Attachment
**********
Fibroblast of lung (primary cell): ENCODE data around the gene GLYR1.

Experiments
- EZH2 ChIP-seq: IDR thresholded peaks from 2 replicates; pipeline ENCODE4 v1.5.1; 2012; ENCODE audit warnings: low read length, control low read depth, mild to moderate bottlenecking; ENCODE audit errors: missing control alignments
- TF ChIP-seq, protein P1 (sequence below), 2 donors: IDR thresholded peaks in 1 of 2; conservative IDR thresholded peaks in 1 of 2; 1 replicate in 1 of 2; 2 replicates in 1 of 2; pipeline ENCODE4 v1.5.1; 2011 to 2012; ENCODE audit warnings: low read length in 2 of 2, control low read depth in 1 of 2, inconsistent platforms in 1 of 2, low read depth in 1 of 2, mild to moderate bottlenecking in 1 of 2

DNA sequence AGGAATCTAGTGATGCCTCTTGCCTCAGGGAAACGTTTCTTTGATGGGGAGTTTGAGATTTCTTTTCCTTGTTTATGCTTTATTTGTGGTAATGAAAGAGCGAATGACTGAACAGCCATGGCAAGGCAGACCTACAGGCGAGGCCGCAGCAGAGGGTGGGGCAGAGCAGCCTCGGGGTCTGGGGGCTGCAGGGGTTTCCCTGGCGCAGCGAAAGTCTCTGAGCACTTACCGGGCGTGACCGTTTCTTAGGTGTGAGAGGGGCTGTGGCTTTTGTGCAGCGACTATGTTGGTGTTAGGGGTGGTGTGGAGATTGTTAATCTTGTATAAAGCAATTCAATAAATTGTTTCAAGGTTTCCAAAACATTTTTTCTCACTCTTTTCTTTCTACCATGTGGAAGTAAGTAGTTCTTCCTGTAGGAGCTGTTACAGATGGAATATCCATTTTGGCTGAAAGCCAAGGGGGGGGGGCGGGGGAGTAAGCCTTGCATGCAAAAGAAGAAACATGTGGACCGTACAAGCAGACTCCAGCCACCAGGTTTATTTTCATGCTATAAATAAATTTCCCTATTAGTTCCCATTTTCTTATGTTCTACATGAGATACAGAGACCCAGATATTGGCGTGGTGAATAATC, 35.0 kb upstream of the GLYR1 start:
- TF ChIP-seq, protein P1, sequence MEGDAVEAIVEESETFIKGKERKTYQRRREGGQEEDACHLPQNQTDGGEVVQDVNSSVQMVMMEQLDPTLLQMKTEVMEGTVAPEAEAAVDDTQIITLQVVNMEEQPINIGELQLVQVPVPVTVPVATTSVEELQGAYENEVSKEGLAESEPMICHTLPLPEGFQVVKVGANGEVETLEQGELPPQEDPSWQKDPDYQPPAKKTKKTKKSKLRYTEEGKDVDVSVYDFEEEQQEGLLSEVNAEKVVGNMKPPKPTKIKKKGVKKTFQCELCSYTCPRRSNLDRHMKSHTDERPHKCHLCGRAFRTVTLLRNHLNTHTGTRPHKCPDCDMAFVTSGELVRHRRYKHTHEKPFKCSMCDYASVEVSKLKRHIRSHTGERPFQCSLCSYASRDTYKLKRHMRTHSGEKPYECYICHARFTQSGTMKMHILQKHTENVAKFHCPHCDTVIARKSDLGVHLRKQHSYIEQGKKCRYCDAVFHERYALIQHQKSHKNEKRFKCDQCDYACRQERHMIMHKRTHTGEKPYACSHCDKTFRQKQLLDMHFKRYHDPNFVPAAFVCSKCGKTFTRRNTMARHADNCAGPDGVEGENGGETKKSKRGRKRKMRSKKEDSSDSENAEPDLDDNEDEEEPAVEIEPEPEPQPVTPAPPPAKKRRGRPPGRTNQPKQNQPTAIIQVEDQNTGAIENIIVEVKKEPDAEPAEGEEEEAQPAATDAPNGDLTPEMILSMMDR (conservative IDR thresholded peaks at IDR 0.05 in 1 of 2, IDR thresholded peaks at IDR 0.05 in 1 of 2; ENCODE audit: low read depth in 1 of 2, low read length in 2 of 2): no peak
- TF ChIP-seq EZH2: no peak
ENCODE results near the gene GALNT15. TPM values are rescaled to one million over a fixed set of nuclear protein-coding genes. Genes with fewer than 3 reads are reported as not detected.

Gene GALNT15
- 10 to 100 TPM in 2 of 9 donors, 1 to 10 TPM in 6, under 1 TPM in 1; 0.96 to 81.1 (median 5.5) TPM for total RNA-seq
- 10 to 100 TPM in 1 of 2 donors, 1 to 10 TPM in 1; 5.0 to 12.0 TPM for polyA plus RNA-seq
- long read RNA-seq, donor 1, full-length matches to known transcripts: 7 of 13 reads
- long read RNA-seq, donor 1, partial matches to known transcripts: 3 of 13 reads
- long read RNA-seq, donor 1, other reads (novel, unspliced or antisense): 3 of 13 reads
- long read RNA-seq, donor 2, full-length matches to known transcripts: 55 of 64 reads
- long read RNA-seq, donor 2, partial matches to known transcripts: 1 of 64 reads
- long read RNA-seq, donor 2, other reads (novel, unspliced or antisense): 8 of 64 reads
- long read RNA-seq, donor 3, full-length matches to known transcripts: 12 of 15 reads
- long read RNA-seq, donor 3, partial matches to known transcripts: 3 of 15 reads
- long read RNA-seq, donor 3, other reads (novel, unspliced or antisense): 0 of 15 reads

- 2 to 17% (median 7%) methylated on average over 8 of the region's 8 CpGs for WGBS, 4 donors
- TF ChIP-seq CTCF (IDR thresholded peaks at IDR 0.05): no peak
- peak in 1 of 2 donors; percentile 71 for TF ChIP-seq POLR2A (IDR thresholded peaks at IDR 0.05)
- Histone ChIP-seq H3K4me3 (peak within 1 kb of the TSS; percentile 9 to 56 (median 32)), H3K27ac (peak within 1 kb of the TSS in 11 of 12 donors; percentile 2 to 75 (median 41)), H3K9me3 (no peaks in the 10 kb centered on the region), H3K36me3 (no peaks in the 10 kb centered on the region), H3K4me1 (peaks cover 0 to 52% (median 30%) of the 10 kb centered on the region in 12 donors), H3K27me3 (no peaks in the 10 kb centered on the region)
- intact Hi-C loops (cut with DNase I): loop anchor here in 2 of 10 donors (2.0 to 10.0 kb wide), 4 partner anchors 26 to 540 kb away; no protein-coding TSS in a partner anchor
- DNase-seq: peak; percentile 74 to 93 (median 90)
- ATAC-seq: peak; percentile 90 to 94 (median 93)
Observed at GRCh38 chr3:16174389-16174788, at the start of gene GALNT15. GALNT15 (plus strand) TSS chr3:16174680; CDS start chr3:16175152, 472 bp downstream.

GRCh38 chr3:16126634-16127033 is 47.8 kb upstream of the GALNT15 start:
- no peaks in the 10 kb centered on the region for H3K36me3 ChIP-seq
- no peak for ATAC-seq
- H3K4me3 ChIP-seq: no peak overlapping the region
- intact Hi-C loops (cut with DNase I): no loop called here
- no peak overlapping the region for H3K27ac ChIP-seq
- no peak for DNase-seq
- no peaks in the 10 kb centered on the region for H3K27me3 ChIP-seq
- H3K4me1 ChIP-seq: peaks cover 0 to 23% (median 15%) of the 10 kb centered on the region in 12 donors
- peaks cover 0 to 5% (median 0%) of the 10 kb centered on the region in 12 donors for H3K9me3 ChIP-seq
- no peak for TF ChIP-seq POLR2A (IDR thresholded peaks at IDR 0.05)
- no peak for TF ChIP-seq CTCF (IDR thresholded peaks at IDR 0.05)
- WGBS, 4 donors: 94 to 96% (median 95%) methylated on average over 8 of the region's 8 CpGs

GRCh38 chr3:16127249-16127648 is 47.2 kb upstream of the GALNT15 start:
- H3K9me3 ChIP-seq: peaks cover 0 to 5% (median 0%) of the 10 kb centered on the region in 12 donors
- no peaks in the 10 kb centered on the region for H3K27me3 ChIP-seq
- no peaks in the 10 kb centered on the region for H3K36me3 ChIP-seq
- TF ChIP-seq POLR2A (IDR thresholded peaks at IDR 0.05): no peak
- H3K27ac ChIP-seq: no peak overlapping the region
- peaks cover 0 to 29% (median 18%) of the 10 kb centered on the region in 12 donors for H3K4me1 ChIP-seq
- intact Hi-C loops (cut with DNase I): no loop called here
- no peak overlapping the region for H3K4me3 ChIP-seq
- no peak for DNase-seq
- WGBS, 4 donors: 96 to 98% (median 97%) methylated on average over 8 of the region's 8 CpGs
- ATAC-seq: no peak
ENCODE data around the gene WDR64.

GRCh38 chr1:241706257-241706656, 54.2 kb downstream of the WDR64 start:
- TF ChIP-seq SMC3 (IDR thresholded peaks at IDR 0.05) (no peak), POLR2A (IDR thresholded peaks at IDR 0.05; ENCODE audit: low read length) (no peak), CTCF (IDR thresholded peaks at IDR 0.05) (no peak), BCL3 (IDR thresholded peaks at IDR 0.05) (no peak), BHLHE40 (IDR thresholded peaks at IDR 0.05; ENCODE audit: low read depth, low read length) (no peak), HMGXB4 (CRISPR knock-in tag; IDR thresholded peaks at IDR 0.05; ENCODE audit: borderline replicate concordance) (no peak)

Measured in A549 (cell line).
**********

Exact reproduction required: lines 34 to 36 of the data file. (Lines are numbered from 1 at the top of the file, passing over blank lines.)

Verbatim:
- no peak overlapping the region for H3K27ac ChIP-seq
- no peak for DNase-seq
- no peaks in the 10 kb centered on the region for H3K27me3 ChIP-seq